A friend of mine—a longtime and formerly ultra-enthusiastic Mac fan—recently summed up his frustration with the direction Apple has taken. He still uses Apple computers because, he says, he’s too lazy to learn a new system, but he detests the walled garden model Apple has constructed around the iOS and, increasingly, OS X as well. He’s not a convert to the philosophy of cloud computing, with the exception of using DropBox for backups and file synching, but of course you could do that with a Windows or Linux system.
Meanwhile Apple’s new regime is making users more and more dependant on connection with the iTunes / iCloud / App Store mothership, which my friend says puts him in mind of 19th-Century sweatshops. They make people 100% dependent on the factory owner—in this instance the manufacturer of machines we depend on, like the iPhone, iPad, and, increasingly, the Mac as well.
My friend has a nice mid-2010 13″ MacBook Pro running OS X v10.6.8 that could easily support OS X v10.8 Mountain Lion, but he’s balked at upgrading to any OS X version that has to be downloaded and installed remotely from the Cloud, with no physical media installer alternative available on CD, DVD or USB stick drive.
He also has a 12″ PowerBook G4 and a Pismo G3 500 MHz PowerBook still in service, both running OS X 10.4″ Tiger.
My unscientific observation is there are plenty more similarly minded veteran Mac users out there. Many of them had been ardent Apple advocates and “evangelists” for years, or even decades, but they’re feeling increasingly betrayed and frustrated by Apple’s recent and perceived future evolution.
I’m one myself, partly. I still love the Mac platform and OS X, and I’ve become addicted to my iPad…albeit not because of the iOS and its inherent, frequently maddening, limitations and restrictions, but in large measure due to the locked-down ecosystem model my friend referred to in his critique.
Guy Kawasaki—who back in the “beleaguered” days of the mid-late ’90s was Apple’s official Chief Evangelist, responsible for spreading the Mac gospel—is now a thoroughgoing Android fan who no longer owns any iOS devices and who declares in his latest book, APE: Author, Publisher, Entrepreneur – How to Publish a Book, that “real men use Android.”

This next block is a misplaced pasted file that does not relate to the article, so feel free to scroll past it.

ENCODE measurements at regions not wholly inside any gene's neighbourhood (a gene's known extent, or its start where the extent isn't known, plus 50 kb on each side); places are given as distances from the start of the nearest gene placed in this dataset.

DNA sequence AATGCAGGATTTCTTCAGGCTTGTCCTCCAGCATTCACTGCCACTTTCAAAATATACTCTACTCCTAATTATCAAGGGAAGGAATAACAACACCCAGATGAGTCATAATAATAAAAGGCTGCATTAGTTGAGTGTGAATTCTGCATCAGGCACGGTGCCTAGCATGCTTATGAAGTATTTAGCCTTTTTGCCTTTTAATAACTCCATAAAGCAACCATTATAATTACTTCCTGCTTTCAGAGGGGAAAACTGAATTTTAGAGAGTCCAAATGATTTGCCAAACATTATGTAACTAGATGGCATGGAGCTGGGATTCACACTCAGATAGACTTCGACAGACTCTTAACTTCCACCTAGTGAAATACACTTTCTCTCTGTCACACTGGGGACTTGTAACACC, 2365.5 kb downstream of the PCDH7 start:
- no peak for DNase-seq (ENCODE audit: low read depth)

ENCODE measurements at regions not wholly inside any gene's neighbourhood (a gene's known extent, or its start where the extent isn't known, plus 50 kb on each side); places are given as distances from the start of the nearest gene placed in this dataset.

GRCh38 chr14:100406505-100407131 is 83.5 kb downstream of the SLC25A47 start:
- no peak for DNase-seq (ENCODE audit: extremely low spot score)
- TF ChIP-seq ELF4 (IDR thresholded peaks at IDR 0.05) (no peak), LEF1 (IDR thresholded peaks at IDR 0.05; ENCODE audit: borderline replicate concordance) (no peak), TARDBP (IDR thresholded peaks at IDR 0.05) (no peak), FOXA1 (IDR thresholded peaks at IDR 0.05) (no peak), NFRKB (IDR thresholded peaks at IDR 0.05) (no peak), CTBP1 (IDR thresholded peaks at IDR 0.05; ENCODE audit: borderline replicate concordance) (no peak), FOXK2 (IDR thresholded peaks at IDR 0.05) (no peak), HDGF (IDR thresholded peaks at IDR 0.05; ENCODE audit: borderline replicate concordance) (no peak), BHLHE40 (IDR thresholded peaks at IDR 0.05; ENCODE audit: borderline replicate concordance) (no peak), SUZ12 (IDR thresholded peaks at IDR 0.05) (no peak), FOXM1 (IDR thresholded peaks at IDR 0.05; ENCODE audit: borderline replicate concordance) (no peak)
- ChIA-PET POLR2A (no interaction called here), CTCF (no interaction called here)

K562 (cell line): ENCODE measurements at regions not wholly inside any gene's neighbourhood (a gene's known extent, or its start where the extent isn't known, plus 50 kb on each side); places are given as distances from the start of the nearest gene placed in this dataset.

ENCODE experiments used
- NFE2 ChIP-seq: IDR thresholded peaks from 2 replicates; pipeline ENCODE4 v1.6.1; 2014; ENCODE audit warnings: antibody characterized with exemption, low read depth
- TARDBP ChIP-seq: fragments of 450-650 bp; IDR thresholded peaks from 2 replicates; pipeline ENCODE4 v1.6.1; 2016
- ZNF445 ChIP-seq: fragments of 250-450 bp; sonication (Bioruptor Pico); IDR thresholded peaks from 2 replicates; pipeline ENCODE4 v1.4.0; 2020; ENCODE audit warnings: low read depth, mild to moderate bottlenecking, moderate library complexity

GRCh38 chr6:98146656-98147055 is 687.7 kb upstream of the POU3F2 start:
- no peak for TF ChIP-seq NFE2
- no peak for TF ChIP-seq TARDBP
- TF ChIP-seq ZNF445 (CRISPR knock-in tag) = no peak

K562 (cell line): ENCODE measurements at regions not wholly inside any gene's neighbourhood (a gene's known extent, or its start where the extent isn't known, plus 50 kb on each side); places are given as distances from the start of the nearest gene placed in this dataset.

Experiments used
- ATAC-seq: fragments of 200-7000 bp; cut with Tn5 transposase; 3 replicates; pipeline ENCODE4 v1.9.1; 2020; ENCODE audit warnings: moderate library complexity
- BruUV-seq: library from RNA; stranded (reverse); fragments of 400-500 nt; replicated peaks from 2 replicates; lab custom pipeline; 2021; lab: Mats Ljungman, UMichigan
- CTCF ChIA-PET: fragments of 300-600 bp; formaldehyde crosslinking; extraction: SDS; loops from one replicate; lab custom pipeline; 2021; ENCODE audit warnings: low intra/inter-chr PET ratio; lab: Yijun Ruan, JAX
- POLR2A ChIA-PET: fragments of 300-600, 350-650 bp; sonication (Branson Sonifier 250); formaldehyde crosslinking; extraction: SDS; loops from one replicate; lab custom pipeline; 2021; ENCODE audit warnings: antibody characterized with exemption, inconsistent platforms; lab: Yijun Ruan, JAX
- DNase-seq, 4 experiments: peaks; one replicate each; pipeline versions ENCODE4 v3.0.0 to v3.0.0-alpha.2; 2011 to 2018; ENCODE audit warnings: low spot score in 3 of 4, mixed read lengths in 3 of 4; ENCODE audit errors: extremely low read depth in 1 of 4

ReadWrite Mobile’s Dan Lyons cites Kawasaki explaining that he switched to Android about a year ago, noting that, “People are kind of amazed, but I don’t use any iOS products, none at all. I fell in love with Android on the smartphone, and then I got a Nexus 7 and started using Android on the tablet as well.”
Even Steve Wozniak has declared that the iPhone and iOS have fallen behind the competition in some aspects.
Personally, I look at it as being obliged to take the good with the bad if I want to stay with Apple systems. I like many aspects of iOS iDevice computing, and can also appreciate the reasoning behind Apple’s rigorous lockdown of the iOS, and the relative slickness and security of the iOS ecosystem. There’s plenty I would change were it my decision, but I’m finding ways to work around the angularities.
That said, I’m apprehensive about further integration of OS X with the iOS (unless it meant the iOS becoming more like OS X, rather than the other way around), and I’m a long way from being sold on cloud dependency for everything from data storage to software purchases and upgrades. I liked local data storage and the optical based software distribution and installation model.
Hopefully things can get better too. There’s a rumor afoot this weekend that Apple is looking to bring full USB 3.0 support to iOS devices. I really hope that’s true, since it would eliminate one of my major iPad frustrations.